Writer/producer Guillermo del Toro’s remake of the 1973 made-for-television movie “Don’t be Afraid of the Dark” may have well been marketed under R.L. Stine’s “Goosebumps” heading.
That is not to say the new R-rated horror flick should be viewed by children. After all, it is bloody, violent and downright dark (for lack of a better word). However, while it is definitely fun, “Don’t be Afraid of the Dark” is too silly to be scary yet too funereal to be funny.
Bailee Madison plays Sally, a young girl who moves to Rhode Island to live with her father (Guy Pearce) and his new girlfriend (Katie Holmes) in the 19th-century mansion they are restoring. While exploring the house, Sally starts to hear voices coming from creatures in the basement whose hidden agenda is to claim her as one of their own.
Sure, it sounds absolutely terrifying but, unfortunately, even the most finicky filmgoer will have no trouble sleeping like a baby after having seen “Don’t Be Afraid of the Dark.” Somebody ought to tell del Toro that it takes more than just an eerie atmosphere to scare people – especially in the wake of far more effective horror flicks, like this past spring’s “Insidious.”
On the other hand, del Toro gets credit for at least trying something that resides outside of the realm of the norm. The little creatures that terrorize the family in “Don’t Be Afraid of the Dark” may not be very intimidating but at least they are not your run-of-the-mill antagonist. Therefore, at the very least, the movie is entertaining.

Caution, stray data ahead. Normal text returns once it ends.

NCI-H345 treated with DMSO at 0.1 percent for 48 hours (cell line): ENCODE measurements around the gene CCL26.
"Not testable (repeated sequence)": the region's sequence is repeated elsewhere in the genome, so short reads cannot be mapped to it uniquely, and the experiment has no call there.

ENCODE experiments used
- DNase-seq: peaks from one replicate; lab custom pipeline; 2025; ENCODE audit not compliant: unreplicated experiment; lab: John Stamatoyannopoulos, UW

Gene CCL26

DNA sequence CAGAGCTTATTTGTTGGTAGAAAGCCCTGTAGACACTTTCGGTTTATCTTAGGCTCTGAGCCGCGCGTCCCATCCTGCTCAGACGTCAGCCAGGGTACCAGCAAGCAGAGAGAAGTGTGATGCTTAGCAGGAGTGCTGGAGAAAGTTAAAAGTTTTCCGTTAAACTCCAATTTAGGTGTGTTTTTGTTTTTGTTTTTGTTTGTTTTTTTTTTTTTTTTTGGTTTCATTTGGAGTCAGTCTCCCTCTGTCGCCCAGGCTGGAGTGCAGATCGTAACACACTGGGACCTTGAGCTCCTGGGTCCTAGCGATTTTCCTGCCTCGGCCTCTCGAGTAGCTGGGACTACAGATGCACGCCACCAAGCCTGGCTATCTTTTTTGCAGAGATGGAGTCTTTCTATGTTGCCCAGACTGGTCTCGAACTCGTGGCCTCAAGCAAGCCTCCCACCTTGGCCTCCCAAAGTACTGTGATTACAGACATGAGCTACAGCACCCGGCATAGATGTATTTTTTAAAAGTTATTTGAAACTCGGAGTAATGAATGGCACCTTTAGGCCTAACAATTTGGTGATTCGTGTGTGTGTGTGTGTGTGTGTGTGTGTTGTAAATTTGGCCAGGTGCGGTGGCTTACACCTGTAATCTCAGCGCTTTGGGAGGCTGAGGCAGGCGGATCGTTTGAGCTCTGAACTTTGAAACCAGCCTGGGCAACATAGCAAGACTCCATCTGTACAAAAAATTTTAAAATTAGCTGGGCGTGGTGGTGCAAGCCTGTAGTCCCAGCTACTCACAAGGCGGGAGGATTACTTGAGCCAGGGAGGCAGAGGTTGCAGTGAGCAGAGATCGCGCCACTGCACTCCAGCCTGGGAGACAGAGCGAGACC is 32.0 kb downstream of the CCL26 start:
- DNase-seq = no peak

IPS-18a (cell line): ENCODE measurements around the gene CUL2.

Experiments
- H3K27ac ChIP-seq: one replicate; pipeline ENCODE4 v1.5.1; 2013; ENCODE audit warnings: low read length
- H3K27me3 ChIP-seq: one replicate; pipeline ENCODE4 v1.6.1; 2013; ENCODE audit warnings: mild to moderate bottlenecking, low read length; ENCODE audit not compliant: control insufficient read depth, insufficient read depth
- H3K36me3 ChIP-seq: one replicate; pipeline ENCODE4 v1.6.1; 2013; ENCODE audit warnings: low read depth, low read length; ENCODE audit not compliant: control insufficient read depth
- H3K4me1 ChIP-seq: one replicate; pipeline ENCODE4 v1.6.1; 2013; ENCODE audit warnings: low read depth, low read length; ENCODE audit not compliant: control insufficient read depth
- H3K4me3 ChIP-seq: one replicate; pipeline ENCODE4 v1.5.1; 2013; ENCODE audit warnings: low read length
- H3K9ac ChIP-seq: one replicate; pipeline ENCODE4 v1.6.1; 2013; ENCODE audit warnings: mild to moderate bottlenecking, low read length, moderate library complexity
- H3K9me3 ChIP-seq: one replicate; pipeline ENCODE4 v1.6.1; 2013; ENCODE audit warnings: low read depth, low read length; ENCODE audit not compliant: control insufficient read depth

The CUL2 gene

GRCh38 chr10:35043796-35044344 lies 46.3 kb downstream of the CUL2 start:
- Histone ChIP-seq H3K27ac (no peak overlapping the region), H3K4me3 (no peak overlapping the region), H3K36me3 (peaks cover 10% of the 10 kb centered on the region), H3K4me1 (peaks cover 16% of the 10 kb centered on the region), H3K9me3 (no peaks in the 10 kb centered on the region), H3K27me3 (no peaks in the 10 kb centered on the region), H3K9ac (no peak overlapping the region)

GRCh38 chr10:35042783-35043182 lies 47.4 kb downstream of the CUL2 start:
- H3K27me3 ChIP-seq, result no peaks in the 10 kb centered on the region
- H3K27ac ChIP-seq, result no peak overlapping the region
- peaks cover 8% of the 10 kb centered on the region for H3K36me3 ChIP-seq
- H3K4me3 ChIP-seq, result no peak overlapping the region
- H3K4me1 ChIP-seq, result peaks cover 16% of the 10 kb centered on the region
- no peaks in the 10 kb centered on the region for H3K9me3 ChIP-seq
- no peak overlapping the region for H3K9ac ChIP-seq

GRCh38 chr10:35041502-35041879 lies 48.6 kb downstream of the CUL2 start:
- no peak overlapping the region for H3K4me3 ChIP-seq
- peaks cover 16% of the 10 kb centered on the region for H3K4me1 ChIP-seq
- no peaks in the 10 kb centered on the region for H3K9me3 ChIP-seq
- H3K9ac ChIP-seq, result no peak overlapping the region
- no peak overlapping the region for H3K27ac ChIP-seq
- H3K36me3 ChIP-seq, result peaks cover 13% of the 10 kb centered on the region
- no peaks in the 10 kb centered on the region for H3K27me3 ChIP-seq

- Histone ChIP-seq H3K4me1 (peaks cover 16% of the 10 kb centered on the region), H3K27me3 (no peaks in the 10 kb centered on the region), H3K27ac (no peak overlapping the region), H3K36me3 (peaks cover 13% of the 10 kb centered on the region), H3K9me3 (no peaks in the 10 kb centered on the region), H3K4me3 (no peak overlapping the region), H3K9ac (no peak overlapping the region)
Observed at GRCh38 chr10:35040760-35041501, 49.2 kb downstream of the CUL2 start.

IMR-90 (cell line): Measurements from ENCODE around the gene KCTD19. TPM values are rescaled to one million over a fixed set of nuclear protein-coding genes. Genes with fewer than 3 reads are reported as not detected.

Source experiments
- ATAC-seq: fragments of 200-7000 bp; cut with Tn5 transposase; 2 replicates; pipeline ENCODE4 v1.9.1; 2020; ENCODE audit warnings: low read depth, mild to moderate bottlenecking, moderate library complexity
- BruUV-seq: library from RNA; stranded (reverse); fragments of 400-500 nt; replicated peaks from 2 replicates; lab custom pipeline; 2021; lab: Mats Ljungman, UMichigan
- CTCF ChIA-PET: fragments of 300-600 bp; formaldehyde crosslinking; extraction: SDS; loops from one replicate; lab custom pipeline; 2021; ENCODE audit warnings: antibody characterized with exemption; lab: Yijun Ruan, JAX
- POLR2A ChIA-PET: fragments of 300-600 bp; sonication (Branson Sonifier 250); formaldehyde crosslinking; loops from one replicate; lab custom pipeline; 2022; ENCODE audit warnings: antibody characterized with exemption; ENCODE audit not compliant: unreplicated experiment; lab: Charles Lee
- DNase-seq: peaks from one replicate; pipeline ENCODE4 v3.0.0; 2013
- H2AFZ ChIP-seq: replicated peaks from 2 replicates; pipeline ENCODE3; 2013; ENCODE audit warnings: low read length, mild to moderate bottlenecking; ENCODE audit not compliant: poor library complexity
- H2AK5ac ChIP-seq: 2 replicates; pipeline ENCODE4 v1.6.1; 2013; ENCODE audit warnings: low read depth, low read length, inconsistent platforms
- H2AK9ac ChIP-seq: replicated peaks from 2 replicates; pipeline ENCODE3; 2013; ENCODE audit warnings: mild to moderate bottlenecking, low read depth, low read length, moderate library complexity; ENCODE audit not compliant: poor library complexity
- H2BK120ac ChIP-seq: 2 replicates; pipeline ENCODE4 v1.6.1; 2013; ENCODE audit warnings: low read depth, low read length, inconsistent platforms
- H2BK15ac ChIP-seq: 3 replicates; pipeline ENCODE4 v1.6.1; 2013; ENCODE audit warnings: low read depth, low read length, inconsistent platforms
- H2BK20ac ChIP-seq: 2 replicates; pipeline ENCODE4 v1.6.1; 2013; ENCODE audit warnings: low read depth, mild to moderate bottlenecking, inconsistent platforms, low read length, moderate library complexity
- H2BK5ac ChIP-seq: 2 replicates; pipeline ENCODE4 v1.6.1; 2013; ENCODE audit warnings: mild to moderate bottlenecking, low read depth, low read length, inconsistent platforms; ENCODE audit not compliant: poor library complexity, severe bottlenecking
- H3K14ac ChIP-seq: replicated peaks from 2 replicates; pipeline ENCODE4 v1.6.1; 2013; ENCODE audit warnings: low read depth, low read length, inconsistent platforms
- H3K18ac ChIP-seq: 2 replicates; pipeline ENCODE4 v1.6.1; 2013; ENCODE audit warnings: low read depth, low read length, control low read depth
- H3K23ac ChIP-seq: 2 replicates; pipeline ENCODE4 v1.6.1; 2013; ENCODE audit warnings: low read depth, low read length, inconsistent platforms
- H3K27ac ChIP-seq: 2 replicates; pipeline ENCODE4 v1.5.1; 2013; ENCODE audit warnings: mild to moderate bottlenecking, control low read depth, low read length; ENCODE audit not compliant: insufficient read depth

Moreover – and this was likely unintentional – “Don’t Be Afraid of the Dark” is quite the knee-slapper. It might have actually worked as a comedy if the consequences exhibited over the course of the film were not so sobering. Instead, we are left watching a movie in which everything is oddly idyllic and the characters are naïve to the point of stupidity.
Still, “Don’t Be Afraid of the Dark” is worth a watch simply for the amusement. Its old fashioned ideas about horror are enjoyable, especially if you are tired of the same old serial killers, dead Japanese girls and rebooted psychopaths that plague the genre as of late. However, do not be surprised if you end up rooting for the little creatures to successfully “claim” Madison. Her acting is atrocious.
“Don’t Be Afraid of the Dark” (R – 99 minutes) is now playing at movie theaters throughout the Valley. Visit FirstLook.com for specific showtimes.
Listen to Joseph J. Airdo’s “Movie Maverick” radio segment, every Friday morning at 8:30 a.m. during “The Daily Blender with Jeffry O’Brien” on KBSZ – NBC 1260 AM and 96.1 FM.